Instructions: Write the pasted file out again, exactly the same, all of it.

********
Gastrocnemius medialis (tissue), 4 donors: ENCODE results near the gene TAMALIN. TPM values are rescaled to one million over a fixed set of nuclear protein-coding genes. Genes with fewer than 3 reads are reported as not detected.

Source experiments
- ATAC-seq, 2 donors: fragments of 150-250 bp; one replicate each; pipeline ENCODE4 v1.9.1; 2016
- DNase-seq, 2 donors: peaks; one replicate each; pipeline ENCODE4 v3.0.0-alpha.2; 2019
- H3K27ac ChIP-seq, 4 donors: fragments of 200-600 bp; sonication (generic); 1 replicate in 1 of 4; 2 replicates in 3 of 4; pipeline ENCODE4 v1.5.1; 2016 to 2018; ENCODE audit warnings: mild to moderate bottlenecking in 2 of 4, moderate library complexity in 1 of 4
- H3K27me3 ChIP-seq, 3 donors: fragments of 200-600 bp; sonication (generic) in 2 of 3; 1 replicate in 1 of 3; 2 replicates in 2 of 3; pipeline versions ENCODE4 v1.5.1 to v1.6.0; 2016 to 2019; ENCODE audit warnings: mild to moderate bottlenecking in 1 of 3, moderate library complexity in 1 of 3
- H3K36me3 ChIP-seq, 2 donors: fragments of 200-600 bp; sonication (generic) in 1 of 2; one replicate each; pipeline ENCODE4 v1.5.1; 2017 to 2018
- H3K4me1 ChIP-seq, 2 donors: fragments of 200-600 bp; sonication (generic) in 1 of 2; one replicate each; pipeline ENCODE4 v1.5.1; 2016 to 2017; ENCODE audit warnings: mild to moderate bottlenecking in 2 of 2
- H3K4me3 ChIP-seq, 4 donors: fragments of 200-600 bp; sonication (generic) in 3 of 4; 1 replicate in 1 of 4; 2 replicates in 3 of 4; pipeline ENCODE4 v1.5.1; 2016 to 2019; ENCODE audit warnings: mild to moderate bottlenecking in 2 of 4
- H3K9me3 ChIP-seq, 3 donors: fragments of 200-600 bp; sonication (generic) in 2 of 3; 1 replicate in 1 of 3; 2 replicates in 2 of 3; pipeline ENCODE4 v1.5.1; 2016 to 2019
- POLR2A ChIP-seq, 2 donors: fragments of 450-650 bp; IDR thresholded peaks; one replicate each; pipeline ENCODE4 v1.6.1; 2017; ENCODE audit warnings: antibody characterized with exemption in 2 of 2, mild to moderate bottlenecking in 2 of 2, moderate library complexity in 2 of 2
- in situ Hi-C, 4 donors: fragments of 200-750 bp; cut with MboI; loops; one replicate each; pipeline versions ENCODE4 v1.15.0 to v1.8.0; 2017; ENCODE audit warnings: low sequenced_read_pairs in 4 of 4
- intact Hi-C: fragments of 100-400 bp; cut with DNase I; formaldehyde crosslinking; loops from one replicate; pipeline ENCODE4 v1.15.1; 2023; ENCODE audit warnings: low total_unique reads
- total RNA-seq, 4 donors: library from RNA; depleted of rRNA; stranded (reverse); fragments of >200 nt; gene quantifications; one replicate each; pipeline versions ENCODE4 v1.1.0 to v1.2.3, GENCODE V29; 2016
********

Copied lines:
Gastrocnemius medialis (tissue), 4 donors: ENCODE results near the gene TAMALIN. TPM values are rescaled to one million over a fixed set of nuclear protein-coding genes. Genes with fewer than 3 reads are reported as not detected.

Source experiments
- ATAC-seq, 2 donors: fragments of 150-250 bp; one replicate each; pipeline ENCODE4 v1.9.1; 2016
- DNase-seq, 2 donors: peaks; one replicate each; pipeline ENCODE4 v3.0.0-alpha.2; 2019
- H3K27ac ChIP-seq, 4 donors: fragments of 200-600 bp; sonication (generic); 1 replicate in 1 of 4; 2 replicates in 3 of 4; pipeline ENCODE4 v1.5.1; 2016 to 2018; ENCODE audit warnings: mild to moderate bottlenecking in 2 of 4, moderate library complexity in 1 of 4
- H3K27me3 ChIP-seq, 3 donors: fragments of 200-600 bp; sonication (generic) in 2 of 3; 1 replicate in 1 of 3; 2 replicates in 2 of 3; pipeline versions ENCODE4 v1.5.1 to v1.6.0; 2016 to 2019; ENCODE audit warnings: mild to moderate bottlenecking in 1 of 3, moderate library complexity in 1 of 3
- H3K36me3 ChIP-seq, 2 donors: fragments of 200-600 bp; sonication (generic) in 1 of 2; one replicate each; pipeline ENCODE4 v1.5.1; 2017 to 2018
- H3K4me1 ChIP-seq, 2 donors: fragments of 200-600 bp; sonication (generic) in 1 of 2; one replicate each; pipeline ENCODE4 v1.5.1; 2016 to 2017; ENCODE audit warnings: mild to moderate bottlenecking in 2 of 2
- H3K4me3 ChIP-seq, 4 donors: fragments of 200-600 bp; sonication (generic) in 3 of 4; 1 replicate in 1 of 4; 2 replicates in 3 of 4; pipeline ENCODE4 v1.5.1; 2016 to 2019; ENCODE audit warnings: mild to moderate bottlenecking in 2 of 4
- H3K9me3 ChIP-seq, 3 donors: fragments of 200-600 bp; sonication (generic) in 2 of 3; 1 replicate in 1 of 3; 2 replicates in 2 of 3; pipeline ENCODE4 v1.5.1; 2016 to 2019
- POLR2A ChIP-seq, 2 donors: fragments of 450-650 bp; IDR thresholded peaks; one replicate each; pipeline ENCODE4 v1.6.1; 2017; ENCODE audit warnings: antibody characterized with exemption in 2 of 2, mild to moderate bottlenecking in 2 of 2, moderate library complexity in 2 of 2
- in situ Hi-C, 4 donors: fragments of 200-750 bp; cut with MboI; loops; one replicate each; pipeline versions ENCODE4 v1.15.0 to v1.8.0; 2017; ENCODE audit warnings: low sequenced_read_pairs in 4 of 4
- intact Hi-C: fragments of 100-400 bp; cut with DNase I; formaldehyde crosslinking; loops from one replicate; pipeline ENCODE4 v1.15.1; 2023; ENCODE audit warnings: low total_unique reads
- total RNA-seq, 4 donors: library from RNA; depleted of rRNA; stranded (reverse); fragments of >200 nt; gene quantifications; one replicate each; pipeline versions ENCODE4 v1.1.0 to v1.2.3, GENCODE V29; 2016